NEW DELHI: Among the surprising promises made by the Congress in its manifesto was the scrapping of the National Eligibility cum Entrance Test (NEET) - the single entrance exam for admission to medical colleges in India.
For, NEET was introduced in 2013 under UPA II’s watch, despite stiff resistance from many states like Andhra Pradesh, Karnataka, Gujarat, West Bengal and Tamil Nadu and some private medical colleges.
One theory was that the Congress promise was meant to support ally DMK, which has made NEET a poll card.
While the Supreme Court quashed the 2013 NEET, it was restored in 2016 following another SC judgment. However, all planning related to NEET happened during the UPA regime between 2009 and 2011.
C V Birmanandham, the former Medical Council of India vice-president, who was instrumental in drafting the NEET syllabus, said he was “shocked” with the Congress’ position.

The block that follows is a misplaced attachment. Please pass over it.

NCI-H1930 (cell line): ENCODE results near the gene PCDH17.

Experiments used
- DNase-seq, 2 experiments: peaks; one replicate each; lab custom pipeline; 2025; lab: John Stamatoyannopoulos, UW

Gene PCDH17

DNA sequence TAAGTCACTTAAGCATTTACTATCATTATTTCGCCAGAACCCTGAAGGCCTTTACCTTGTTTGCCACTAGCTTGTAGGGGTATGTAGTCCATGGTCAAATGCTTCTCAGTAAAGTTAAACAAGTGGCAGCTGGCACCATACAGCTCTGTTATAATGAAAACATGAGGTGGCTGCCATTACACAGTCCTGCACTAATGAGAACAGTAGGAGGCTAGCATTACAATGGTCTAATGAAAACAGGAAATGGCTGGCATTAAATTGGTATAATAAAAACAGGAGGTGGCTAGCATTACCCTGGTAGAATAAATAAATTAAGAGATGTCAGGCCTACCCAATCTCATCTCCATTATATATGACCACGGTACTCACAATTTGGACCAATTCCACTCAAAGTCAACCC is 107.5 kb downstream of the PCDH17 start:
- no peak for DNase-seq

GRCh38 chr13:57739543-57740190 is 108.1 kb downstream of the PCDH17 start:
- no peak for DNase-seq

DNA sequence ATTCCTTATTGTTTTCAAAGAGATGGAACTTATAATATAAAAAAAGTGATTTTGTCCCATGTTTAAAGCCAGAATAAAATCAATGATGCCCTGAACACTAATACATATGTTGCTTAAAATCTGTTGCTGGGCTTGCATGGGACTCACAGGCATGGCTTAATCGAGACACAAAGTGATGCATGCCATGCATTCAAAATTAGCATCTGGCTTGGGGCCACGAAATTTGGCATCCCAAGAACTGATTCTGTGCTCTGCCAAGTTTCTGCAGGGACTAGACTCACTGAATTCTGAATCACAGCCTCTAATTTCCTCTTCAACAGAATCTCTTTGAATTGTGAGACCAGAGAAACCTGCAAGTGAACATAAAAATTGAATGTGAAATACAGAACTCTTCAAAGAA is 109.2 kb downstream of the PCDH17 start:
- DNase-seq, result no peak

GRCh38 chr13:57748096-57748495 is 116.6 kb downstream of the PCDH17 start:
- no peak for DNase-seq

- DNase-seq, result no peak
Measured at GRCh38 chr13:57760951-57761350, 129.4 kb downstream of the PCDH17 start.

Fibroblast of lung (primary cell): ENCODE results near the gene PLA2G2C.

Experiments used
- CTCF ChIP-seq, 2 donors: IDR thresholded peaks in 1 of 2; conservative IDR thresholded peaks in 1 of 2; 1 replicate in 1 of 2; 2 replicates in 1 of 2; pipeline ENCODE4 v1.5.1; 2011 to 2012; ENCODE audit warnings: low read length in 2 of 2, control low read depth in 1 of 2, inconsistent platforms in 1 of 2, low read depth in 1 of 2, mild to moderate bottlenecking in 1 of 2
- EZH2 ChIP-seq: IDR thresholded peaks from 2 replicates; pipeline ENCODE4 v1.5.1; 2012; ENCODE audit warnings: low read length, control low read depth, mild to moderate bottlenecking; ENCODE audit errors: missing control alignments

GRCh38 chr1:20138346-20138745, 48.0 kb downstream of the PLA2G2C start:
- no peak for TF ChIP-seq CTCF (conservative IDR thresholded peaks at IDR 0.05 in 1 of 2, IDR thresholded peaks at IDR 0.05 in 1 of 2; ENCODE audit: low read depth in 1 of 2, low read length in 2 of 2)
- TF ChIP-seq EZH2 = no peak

“This test was introduced to reform medical education. It is clearly a desperate move by the Congress to please its allies in the South and garner some votes,” Birmanandham said.
Amit Gupta, a teacher in Kota, Rajasthan, who has been behind many petitions related to NEET in the Supreme Court, also called the Congress promise retrograde.
“NEET in its present form might have some flaws but scrapping it altogether will only help politicians running private medical colleges and will be detrimental to medical education as a whole,” he said.
“The NEET examination is discriminatory against students from certain states. In addition, it interferes with the state government’s right to admit students domiciled in the state to medical colleges in that state,” the Congress party’s manifesto read.
“Hence, we will take measures to dispense with the NEET and substitute it with it a state level examination of equivalent standard, approved by the competent authority for admission to medical colleges in that state,” it stated.